I have time-to-event survival data (ie., start, end, fate [death or censor] for each known individual). I am looking to model survival for a population of animals that are released onto a new landscape using Cox Proportional Hazard Models where I include additional demographic predictors (sex, age class) and potentially time-varying environmental predictors (temperature, precipitation).
However, beyond modeling survival, I am most interested in estimating when a break point might occur in estimated survival rates relative to the start of study. That is, we hypothesize there will be a period of acclimation where survival is lower - but that once animals acclimate to their new landscape, survival will increase. What is the best way to estimate the unknown duration of an acclimation period (i.e. what is the best way to estimate when an unknown breakpoint in baseline hazards occurs)?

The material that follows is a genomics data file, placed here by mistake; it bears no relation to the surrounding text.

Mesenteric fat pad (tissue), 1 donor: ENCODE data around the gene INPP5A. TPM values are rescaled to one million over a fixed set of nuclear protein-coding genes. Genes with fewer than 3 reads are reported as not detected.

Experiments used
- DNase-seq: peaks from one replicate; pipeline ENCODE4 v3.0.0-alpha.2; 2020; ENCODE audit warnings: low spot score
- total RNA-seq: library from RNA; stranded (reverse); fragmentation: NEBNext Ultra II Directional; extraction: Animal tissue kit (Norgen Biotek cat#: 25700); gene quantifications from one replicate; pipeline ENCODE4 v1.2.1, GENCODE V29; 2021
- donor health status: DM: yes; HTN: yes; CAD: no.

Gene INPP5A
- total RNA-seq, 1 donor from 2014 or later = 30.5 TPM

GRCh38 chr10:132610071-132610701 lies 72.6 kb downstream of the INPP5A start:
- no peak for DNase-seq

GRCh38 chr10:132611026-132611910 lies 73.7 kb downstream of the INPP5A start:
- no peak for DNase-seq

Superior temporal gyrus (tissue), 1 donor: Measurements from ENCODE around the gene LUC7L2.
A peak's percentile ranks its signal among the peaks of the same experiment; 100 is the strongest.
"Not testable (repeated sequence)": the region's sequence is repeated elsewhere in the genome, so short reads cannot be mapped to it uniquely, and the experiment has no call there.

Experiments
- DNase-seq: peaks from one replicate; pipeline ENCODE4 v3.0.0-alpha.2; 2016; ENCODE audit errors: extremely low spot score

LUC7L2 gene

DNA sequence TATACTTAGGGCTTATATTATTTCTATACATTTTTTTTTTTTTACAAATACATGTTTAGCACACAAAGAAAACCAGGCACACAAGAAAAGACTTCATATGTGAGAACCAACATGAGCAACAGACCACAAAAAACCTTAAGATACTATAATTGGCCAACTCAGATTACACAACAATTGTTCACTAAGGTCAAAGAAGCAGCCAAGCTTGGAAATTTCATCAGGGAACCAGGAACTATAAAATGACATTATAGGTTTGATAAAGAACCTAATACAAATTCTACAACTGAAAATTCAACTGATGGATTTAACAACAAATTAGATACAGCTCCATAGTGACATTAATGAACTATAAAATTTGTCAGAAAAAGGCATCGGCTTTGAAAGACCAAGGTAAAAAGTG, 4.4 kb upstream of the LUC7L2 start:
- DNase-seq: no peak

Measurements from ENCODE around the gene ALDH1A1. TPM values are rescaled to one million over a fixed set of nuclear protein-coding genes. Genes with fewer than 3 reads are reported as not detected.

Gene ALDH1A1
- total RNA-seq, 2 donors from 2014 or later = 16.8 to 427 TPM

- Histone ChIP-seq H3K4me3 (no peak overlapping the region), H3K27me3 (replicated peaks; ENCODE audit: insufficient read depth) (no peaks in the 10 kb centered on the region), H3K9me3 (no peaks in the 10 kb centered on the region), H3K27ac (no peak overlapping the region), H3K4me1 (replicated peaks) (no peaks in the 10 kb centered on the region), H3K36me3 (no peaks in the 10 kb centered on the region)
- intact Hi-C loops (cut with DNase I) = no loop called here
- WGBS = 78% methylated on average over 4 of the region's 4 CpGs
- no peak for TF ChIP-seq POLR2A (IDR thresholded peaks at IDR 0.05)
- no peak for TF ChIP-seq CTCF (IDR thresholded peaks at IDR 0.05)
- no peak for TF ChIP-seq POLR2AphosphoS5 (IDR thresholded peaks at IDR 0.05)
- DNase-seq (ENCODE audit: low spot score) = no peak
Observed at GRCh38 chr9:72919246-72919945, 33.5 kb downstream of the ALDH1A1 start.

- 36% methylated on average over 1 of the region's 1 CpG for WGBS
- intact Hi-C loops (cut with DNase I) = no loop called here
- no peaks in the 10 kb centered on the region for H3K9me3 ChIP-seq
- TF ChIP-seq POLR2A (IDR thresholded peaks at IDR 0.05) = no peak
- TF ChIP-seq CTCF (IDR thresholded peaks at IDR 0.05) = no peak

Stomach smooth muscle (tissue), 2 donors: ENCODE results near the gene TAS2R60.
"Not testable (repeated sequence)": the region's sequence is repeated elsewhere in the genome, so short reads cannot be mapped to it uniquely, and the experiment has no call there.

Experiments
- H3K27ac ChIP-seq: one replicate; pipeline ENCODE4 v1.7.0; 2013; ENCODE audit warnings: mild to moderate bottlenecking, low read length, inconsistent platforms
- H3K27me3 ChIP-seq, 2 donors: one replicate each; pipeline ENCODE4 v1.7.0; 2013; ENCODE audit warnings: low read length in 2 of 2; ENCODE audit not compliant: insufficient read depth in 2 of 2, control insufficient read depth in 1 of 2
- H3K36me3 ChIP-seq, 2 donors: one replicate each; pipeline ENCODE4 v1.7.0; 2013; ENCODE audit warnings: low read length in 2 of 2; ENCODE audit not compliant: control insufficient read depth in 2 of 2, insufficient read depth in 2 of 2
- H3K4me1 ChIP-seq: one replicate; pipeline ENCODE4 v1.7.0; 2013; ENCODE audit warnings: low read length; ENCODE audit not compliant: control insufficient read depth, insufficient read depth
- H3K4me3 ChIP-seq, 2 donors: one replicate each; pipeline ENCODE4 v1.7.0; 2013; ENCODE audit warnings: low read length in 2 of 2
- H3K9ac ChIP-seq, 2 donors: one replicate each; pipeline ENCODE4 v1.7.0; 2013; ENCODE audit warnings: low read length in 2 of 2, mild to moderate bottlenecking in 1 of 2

I've seen this done (with code provided even! - citation at bottom) for a Bayesian formatting of a band-resight Cormack-Jolly-Seber model - but I'm not sure how to adapt it to a time-to-event analysis. These authors treated acclimation period as parameter in their model and their full model included a logit link function between two survival models - one with and one without an acclimation effect depending on if during or after the simultaneously estimated acclimation period.
Any suggestions would be SO appreciated. I'm in semi-early stages but feeling overwhelmed.
(Armstrong, D. P., Le Coeur, C., Thorne, J. M., Panfylova, J., Lovegrove, T. G., Frost, P. G., & Ewen, J. G. (2017). Using Bayesian mark-recapture modelling to quantify the strength and duration of post-release effects in reintroduced populations. Biological Conservation, 215, 39-45.)